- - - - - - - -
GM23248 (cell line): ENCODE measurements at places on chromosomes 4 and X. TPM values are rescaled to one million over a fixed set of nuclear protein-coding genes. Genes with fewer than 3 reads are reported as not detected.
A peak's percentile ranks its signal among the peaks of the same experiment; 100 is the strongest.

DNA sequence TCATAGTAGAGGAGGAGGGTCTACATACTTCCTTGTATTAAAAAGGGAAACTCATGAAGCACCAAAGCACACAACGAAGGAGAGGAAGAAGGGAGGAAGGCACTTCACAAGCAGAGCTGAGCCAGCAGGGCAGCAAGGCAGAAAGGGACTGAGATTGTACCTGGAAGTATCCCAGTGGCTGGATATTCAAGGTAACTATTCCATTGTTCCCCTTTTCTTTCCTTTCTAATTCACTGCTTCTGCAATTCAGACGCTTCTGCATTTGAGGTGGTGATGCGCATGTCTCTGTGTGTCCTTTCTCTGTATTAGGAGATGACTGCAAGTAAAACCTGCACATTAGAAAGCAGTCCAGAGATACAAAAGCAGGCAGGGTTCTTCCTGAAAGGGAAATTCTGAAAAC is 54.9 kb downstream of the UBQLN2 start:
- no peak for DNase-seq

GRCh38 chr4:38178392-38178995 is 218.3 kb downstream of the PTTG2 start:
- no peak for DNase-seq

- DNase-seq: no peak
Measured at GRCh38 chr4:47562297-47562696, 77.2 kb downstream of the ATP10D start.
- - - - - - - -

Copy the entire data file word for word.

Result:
GM23248 (cell line): ENCODE measurements at places on chromosomes 4 and X. TPM values are rescaled to one million over a fixed set of nuclear protein-coding genes. Genes with fewer than 3 reads are reported as not detected.
A peak's percentile ranks its signal among the peaks of the same experiment; 100 is the strongest.

DNA sequence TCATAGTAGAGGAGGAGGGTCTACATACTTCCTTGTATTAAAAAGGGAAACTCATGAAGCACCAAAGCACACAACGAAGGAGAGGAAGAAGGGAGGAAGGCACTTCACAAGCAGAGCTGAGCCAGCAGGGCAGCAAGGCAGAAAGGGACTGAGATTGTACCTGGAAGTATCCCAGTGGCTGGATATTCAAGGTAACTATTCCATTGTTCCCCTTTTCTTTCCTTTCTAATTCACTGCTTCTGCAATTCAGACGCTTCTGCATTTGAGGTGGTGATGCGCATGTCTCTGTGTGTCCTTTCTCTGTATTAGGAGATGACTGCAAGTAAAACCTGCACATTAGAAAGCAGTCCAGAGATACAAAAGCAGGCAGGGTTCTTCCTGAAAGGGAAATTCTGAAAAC is 54.9 kb downstream of the UBQLN2 start:
- no peak for DNase-seq

GRCh38 chr4:38178392-38178995 is 218.3 kb downstream of the PTTG2 start:
- no peak for DNase-seq

- DNase-seq: no peak
Measured at GRCh38 chr4:47562297-47562696, 77.2 kb downstream of the ATP10D start.